So, we are excited about these fourth-generation optics and people that have tried it on are also excited. If you are in the market for a professional set of goggles, make sure you stop by to see our progress.

Tuesday, November 2, 2010

Overweight HMDs are still heavy, regardless of how they are supported

When I was a kid, I was discussing with a friend how overweight people sometimes wear black because it makes them look thinner. "Yeah", he replied, "but such clothing still uses a lot of fabric, even if it's black fabric".

I feel the same way about some of the professional HMDs out there. 2 lbs (1 Kg) is still 2 lbs no matter how hard you work to distribute the weight on the head. It's still heavy.

Most of the weight in head-mounted displays is concentrated in the front. This is where the optics are, as well as the micro-displays, and some electronics. Using such front-heavy HMDs can cause neck strain and general discomfort. Some companies actually put a counter-weight on the back of the head to offset the front-loaded weight. Others experiment with sophisticated head mounts that are designed to more evenly-distribute the weight on the head. But even if not heavy immediately, wear a 2 lb HMD for 10 minutes and you won't forget that it's 2 lbs.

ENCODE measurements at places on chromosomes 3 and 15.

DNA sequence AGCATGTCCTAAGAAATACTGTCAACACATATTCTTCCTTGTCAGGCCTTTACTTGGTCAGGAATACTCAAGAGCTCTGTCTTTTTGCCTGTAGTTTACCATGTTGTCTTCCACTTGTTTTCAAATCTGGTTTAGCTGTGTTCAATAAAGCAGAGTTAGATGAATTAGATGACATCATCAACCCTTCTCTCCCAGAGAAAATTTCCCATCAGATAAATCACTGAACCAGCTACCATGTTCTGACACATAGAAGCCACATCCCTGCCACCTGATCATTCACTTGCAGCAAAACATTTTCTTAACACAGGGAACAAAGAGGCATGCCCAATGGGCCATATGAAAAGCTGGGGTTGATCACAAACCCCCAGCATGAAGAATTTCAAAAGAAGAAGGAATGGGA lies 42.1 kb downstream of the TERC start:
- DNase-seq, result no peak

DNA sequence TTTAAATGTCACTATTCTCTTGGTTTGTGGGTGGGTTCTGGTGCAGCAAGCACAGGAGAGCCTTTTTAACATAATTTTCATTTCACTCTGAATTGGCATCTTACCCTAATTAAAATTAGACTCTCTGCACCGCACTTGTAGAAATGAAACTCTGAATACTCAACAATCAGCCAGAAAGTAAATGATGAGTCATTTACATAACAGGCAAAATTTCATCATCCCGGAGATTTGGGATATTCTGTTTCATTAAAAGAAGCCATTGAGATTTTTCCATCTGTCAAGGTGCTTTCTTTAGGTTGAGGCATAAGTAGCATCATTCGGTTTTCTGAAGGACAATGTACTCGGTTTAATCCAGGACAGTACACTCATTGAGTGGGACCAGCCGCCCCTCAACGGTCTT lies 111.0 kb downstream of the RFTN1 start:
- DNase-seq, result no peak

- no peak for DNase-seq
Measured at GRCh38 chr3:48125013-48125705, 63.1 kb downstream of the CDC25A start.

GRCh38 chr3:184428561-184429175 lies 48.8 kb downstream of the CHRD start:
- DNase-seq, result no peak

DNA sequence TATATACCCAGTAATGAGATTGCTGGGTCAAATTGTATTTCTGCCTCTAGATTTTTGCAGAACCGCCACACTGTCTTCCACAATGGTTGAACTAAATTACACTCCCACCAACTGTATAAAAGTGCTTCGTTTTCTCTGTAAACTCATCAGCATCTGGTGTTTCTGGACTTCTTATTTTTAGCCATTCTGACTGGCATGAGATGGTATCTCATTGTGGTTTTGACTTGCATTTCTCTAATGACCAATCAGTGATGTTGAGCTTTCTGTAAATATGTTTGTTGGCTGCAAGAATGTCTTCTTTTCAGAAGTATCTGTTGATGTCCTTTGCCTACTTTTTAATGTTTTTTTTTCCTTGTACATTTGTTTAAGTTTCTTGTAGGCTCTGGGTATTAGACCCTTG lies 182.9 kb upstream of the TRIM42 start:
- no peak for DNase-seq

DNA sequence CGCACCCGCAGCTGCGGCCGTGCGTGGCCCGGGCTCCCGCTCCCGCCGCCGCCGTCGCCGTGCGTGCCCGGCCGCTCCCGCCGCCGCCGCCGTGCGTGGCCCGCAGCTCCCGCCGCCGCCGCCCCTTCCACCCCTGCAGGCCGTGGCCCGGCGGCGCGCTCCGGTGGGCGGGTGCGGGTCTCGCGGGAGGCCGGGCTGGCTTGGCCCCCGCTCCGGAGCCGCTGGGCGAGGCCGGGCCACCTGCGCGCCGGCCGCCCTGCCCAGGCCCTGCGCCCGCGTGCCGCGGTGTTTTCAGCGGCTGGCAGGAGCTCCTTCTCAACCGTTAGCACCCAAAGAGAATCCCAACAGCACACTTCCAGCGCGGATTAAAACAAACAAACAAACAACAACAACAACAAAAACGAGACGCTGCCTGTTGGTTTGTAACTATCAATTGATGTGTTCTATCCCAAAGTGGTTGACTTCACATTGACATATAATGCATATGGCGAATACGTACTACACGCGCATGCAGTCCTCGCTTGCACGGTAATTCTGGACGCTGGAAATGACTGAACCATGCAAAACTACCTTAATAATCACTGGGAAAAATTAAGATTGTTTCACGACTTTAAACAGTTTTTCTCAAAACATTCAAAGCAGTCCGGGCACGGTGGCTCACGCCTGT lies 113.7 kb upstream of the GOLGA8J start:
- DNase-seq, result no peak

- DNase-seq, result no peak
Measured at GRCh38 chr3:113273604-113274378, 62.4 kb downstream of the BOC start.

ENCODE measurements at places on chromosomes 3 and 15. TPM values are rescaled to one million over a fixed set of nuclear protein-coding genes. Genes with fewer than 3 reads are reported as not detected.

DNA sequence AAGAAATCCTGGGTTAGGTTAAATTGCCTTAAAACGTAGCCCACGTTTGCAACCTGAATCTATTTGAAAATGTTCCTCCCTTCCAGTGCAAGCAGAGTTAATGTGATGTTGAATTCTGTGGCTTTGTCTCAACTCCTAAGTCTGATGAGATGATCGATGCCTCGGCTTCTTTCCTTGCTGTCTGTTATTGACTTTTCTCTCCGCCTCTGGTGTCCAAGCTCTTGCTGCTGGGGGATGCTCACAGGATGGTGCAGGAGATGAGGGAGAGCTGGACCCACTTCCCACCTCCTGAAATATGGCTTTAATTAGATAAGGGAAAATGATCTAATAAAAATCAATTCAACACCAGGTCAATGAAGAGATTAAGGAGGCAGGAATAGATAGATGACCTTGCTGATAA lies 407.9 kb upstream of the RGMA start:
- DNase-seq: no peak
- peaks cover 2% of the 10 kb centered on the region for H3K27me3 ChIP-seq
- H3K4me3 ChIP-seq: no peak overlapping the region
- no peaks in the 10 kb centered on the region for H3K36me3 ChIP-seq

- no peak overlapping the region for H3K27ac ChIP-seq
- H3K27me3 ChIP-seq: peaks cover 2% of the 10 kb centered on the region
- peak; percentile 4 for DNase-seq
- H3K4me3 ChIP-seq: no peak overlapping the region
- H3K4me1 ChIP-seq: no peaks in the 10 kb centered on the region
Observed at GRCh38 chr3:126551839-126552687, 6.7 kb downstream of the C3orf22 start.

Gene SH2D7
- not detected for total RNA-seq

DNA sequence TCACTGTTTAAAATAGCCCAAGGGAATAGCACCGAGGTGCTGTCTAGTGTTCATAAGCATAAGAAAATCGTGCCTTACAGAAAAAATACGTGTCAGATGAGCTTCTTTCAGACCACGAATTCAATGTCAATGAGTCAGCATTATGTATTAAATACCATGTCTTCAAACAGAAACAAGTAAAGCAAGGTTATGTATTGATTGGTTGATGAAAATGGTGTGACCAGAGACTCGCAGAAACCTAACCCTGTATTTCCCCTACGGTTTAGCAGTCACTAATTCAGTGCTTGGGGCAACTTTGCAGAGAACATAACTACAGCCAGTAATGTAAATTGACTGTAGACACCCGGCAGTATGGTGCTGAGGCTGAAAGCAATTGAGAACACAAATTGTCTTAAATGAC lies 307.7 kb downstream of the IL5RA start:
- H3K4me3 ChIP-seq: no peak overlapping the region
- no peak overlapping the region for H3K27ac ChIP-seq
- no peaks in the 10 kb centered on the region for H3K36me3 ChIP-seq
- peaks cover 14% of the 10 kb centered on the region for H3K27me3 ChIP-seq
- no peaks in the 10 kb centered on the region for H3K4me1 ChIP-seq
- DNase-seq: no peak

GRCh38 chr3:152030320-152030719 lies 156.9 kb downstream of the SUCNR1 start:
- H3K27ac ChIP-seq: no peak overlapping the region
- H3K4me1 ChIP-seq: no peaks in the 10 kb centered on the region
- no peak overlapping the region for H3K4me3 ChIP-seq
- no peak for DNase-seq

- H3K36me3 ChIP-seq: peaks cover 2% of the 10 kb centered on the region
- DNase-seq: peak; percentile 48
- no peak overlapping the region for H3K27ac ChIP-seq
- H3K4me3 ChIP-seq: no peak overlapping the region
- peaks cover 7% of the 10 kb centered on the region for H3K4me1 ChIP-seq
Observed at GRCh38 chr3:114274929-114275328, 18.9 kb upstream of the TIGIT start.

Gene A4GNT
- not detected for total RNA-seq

HMDs should simply go on a diet.

Users get this. We just returned from Europe where we'd have a chance to see potential customers try on different HMDs from different vendors. Often times, heavy products were discarded very quickly. "Just too heavy", we heard.

Would you put up with sunglasses that hurt your nose? How about a hat that became truly heavy after 30 minutes?

Big may be beautiful, and black fabric does not hurt either, but heavy on the head is just too much to take.